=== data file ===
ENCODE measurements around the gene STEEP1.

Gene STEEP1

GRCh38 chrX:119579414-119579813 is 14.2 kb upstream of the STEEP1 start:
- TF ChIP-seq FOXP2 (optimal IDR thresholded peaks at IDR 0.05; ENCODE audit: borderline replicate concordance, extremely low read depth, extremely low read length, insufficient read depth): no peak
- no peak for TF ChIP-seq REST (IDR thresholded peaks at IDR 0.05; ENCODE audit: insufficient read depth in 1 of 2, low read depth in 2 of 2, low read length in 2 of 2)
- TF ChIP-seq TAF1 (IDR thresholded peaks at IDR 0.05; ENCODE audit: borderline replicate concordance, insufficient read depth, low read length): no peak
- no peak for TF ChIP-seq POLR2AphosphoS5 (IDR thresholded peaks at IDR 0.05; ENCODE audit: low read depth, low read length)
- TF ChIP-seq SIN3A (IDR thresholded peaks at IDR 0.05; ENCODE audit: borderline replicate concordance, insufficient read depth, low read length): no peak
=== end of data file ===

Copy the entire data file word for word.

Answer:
ENCODE measurements around the gene STEEP1.

Gene STEEP1

GRCh38 chrX:119579414-119579813 is 14.2 kb upstream of the STEEP1 start:
- TF ChIP-seq FOXP2 (optimal IDR thresholded peaks at IDR 0.05; ENCODE audit: borderline replicate concordance, extremely low read depth, extremely low read length, insufficient read depth): no peak
- no peak for TF ChIP-seq REST (IDR thresholded peaks at IDR 0.05; ENCODE audit: insufficient read depth in 1 of 2, low read depth in 2 of 2, low read length in 2 of 2)
- TF ChIP-seq TAF1 (IDR thresholded peaks at IDR 0.05; ENCODE audit: borderline replicate concordance, insufficient read depth, low read length): no peak
- no peak for TF ChIP-seq POLR2AphosphoS5 (IDR thresholded peaks at IDR 0.05; ENCODE audit: low read depth, low read length)
- TF ChIP-seq SIN3A (IDR thresholded peaks at IDR 0.05; ENCODE audit: borderline replicate concordance, insufficient read depth, low read length): no peak